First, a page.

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Review
. 2020 Jan 31;11:11.
doi: 10.3389/fendo.2020.00011. eCollection 2020.

Hypogonadism in Exercising Males: Dysfunction or Adaptive-Regulatory Adjustment?

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Free PMC article
Review

Hypogonadism in Exercising Males: Dysfunction or Adaptive-Regulatory Adjustment?

Anthony C Hackney. Front Endocrinol (Lausanne). .
Free PMC article

Abstract

For decades researchers have reported men who engaged in intensive exercise training can develop low resting testosterone levels, alterations in their hypothalamic-pituitary-gonadal (HPG) axis, and display hypogonadism. Recently there is renewed interest in this topic since the International Olympic Committee (IOC) Medical Commission coined the term "Relative Energy Deficiency in Sports" (RED-S) as clinical terminology to address both the female-male occurrences of reproductive system health disruptions associated with exercise. This IOC Commission action attempted to move beyond the sex-specific terminology of the "Female Athlete Triad" (Triad) and heighten awareness/realization that some athletic men do have reproductive related physiologic disturbances such as lowered sex hormone levels, HPG regulatory axis alterations, and low bone mineral density similar to Triad women. There are elements in the development and symptomology of exercise-related male hypogonadism that mirror closely that of women experiencing the Triad/RED-S, but evidence also exists that dissimilarities exist between the sexes on this issue. Our research group postulates that the inconsistency and differences in the male findings in relation to women with Triad/RED-S are not just due to sex dimorphism, but that there are varying forms of exercise-related reproductive disruptions existing in athletic men resulting in them displaying a relative hypogonadism condition. Specifically, such conditions in men may derive acutely and be associated with low energy availability (Triad/RED-S) or excessive training load (overtraining) and appear transient in nature, and resolve with appropriate clinical interventions. However, manifestations of a more chronic based hypogonadism that persists on a more permanent basis (years) exist and is termed the "Exercise Hypogonadal Male Condition." This article presents an up-to-date overview of the various types of acute and chronic relative hypogonadism found in athletic, exercising men and proposes mechanistic models of how these various forms of exercise relative hypogonadism develop.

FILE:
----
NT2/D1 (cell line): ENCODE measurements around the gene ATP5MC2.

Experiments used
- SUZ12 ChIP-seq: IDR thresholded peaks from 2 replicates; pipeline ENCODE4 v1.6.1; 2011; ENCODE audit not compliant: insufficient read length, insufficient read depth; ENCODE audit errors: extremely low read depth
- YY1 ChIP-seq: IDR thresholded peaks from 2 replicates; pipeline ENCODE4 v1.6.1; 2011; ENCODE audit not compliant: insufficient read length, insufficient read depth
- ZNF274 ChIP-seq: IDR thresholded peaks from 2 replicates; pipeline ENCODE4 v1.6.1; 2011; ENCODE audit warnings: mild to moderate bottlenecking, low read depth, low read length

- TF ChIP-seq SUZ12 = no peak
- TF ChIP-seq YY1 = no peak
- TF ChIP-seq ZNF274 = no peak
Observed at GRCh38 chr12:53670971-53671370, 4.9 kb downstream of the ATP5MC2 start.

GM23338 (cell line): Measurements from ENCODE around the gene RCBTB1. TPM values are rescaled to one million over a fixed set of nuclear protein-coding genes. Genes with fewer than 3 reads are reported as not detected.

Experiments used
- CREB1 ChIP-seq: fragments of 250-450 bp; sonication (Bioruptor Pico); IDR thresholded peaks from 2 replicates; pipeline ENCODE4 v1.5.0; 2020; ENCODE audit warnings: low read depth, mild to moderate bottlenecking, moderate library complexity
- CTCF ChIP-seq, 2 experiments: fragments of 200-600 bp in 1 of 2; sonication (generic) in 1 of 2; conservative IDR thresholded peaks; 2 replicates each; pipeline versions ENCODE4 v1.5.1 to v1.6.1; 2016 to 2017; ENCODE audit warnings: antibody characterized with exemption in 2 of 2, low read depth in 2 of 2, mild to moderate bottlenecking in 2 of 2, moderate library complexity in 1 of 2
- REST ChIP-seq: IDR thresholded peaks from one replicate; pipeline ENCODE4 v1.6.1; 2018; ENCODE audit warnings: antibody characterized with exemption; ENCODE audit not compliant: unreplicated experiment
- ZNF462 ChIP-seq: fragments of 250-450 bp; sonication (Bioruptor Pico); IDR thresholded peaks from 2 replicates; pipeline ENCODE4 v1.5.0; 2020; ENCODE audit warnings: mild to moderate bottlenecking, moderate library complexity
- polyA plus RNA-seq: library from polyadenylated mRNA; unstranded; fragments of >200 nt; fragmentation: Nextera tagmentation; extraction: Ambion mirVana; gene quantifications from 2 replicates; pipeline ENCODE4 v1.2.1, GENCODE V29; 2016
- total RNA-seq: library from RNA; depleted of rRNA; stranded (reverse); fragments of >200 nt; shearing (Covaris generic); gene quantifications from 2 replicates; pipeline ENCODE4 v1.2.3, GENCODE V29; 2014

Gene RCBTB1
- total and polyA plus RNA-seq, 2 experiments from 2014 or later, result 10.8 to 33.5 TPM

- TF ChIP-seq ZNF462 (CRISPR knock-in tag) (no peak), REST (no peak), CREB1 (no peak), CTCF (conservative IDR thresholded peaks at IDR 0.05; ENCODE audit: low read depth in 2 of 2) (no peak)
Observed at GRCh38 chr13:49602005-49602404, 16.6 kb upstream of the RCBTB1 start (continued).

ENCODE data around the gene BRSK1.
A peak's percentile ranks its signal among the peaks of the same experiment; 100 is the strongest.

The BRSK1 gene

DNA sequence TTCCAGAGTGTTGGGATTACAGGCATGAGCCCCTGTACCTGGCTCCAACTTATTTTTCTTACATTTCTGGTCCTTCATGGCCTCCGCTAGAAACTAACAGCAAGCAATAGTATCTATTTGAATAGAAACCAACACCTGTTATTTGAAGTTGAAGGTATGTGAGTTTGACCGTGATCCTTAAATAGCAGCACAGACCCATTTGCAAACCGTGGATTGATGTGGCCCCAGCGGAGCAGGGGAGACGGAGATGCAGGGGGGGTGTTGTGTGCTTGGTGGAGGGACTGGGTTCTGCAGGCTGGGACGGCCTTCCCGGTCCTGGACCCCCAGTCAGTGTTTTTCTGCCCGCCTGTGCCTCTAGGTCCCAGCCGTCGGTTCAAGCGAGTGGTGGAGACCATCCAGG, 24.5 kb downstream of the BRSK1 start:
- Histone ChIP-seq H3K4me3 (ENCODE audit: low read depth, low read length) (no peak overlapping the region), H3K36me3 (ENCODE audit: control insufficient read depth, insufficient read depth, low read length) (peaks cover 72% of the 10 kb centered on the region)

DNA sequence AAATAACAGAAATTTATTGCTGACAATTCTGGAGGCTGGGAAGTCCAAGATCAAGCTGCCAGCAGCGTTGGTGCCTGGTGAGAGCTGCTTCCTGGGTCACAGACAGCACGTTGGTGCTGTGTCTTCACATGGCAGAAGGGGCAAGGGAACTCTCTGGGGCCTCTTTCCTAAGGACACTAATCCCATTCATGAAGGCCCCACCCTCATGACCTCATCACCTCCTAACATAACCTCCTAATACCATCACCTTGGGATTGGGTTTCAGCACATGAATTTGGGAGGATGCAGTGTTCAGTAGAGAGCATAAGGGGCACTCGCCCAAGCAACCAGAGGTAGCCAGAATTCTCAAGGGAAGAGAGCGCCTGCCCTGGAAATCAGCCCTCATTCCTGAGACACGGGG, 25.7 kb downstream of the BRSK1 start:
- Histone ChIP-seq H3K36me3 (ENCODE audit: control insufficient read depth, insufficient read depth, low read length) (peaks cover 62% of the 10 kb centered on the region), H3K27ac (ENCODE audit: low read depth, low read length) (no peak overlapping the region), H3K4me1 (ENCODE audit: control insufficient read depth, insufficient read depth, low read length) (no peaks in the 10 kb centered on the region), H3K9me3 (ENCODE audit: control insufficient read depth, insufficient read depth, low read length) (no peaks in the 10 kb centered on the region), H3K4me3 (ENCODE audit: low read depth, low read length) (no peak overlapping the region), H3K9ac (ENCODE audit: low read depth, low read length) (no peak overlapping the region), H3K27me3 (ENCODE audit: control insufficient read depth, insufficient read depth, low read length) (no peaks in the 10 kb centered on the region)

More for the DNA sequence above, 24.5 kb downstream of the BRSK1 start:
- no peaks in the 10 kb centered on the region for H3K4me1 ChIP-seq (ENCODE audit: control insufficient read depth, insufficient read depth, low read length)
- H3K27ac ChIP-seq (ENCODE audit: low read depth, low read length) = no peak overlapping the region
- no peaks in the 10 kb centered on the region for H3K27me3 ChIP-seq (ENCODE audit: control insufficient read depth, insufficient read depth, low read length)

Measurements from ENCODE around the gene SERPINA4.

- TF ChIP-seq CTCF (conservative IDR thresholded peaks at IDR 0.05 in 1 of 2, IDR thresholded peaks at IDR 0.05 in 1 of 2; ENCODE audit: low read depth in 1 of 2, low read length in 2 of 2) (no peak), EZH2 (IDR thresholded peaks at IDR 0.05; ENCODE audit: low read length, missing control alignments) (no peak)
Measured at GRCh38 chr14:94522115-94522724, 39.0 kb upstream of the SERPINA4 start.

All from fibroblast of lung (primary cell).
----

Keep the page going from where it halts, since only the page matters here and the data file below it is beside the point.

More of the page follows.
Keywords: androgens; athletes; impairment; sex; sport; testosterone.

Figures

Figure 1
Figure 1
Testosterone production is controlled by the hypothalamic -pituitary-gonadal (HPG) regulatory axis which involves the hormones gonadotrophin-releasing hormone (GnRH), luteinizing hormones (LH), and follicle-stimulating hormones (FSH). Reprinted with permission: Artoria2e5 [CC BY 3.0 (https://creativecommons.org/licenses/by/3.0)].
Figure 2
Figure 2
A depiction of the typical changes observed in total and free testosterone as well as sex hormone-binding globulin over the course of a male lifespan. Adapted from information provided in references 16, 28, and 49.
Figure 3
Figure 3
Schematic representation of the progression in exercise training load that leads to the development of the Overtraining Syndrome in athletes. Adapted from information provided in reference (61). Used with permission.
Figure 4
Figure 4
Testosterone levels of endurance-trained runners (age = 18–57 years) expressed as a percentage decrease of the non-exercising matched control subjects (n = 196). For years training: 1 year, n = 49; 2 years, n = 28; 5 years, n = 52; 10 years, n = 40; 15+ years, n = 27 (N = 196). Adapted from information provided in reference (35). Used with permission.
Figure 5
Figure 5
Pictorial depiction of the proposed continuum of exercise-related hypogonadism-low testosterone in exercising men (Acute-Transient = affect lasting days/weeks/months, whereas Chronic = more persistent affect displayed for years). This excludes trauma-related or anabolic androgenic steroid induced hypogonadism.

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